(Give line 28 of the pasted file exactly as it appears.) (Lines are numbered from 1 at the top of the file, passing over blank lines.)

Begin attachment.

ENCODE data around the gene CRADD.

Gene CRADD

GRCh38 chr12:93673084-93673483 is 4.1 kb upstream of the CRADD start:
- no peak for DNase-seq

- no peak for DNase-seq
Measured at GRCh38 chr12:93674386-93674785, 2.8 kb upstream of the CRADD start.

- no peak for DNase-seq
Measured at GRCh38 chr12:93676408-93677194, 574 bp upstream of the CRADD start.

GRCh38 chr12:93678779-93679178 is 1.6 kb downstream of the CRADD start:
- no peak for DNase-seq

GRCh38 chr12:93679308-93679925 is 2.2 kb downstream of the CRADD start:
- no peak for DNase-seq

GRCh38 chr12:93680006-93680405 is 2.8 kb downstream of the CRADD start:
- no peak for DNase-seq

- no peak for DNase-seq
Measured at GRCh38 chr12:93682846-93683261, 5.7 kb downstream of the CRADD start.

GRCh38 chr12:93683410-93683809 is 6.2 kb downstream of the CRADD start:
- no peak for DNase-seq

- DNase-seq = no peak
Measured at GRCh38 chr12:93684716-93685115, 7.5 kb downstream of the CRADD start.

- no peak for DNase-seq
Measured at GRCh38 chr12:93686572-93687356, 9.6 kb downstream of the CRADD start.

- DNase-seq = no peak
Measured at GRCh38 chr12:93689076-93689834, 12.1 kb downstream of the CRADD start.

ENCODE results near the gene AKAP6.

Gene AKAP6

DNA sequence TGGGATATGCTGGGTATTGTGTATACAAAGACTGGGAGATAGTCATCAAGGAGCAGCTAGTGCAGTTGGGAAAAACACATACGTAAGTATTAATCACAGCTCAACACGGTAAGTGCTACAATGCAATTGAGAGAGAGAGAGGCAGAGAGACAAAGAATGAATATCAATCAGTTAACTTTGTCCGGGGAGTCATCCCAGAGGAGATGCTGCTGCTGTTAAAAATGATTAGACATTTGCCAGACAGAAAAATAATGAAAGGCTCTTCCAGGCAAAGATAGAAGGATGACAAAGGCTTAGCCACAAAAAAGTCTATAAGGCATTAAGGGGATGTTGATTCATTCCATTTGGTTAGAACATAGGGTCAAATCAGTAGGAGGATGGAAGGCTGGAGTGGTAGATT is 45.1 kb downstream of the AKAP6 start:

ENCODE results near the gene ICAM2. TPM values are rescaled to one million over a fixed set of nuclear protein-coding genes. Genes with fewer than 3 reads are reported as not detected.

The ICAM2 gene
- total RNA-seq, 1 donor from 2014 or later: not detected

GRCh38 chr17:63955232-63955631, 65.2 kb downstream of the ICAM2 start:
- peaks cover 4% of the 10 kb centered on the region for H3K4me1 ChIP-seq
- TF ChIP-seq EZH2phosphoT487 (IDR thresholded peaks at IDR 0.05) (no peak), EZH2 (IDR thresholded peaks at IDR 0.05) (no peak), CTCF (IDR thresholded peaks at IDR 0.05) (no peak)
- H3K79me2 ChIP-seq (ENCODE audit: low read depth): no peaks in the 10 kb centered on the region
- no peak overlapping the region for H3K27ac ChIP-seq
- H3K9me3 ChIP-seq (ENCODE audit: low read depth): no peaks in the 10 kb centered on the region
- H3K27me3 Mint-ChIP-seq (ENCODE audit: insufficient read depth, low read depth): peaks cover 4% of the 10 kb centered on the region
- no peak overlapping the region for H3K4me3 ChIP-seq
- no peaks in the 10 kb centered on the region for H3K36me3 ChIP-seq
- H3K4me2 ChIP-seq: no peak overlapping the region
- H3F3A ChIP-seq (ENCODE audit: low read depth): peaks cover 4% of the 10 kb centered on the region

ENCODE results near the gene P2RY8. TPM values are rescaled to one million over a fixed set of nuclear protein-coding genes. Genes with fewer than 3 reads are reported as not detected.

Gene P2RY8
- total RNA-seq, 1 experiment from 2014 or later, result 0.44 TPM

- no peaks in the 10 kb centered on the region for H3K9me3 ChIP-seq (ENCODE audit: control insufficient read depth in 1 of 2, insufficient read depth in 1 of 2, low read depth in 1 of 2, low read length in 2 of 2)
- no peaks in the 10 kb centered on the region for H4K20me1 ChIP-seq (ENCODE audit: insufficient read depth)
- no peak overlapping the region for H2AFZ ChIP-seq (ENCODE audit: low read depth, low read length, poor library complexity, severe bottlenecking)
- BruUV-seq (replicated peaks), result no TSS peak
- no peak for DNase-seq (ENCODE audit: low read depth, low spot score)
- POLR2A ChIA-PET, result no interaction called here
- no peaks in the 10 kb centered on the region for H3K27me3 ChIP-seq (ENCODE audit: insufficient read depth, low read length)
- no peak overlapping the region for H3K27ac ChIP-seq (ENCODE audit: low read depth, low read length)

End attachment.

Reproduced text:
ENCODE results near the gene ICAM2. TPM values are rescaled to one million over a fixed set of nuclear protein-coding genes. Genes with fewer than 3 reads are reported as not detected.